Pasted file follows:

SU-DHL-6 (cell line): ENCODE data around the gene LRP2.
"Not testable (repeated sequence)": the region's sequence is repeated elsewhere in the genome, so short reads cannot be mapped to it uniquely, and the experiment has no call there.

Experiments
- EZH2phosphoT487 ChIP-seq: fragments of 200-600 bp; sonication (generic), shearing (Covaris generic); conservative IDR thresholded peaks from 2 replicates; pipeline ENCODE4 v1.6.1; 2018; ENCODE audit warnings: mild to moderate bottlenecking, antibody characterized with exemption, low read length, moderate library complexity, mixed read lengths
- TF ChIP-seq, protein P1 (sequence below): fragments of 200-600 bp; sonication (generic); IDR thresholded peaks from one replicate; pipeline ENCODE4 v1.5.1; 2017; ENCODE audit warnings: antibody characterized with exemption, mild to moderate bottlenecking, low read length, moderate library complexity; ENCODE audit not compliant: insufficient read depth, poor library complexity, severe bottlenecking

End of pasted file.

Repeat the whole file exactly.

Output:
SU-DHL-6 (cell line): ENCODE data around the gene LRP2.
"Not testable (repeated sequence)": the region's sequence is repeated elsewhere in the genome, so short reads cannot be mapped to it uniquely, and the experiment has no call there.

Experiments
- EZH2phosphoT487 ChIP-seq: fragments of 200-600 bp; sonication (generic), shearing (Covaris generic); conservative IDR thresholded peaks from 2 replicates; pipeline ENCODE4 v1.6.1; 2018; ENCODE audit warnings: mild to moderate bottlenecking, antibody characterized with exemption, low read length, moderate library complexity, mixed read lengths
- TF ChIP-seq, protein P1 (sequence below): fragments of 200-600 bp; sonication (generic); IDR thresholded peaks from one replicate; pipeline ENCODE4 v1.5.1; 2017; ENCODE audit warnings: antibody characterized with exemption, mild to moderate bottlenecking, low read length, moderate library complexity; ENCODE audit not compliant: insufficient read depth, poor library complexity, severe bottlenecking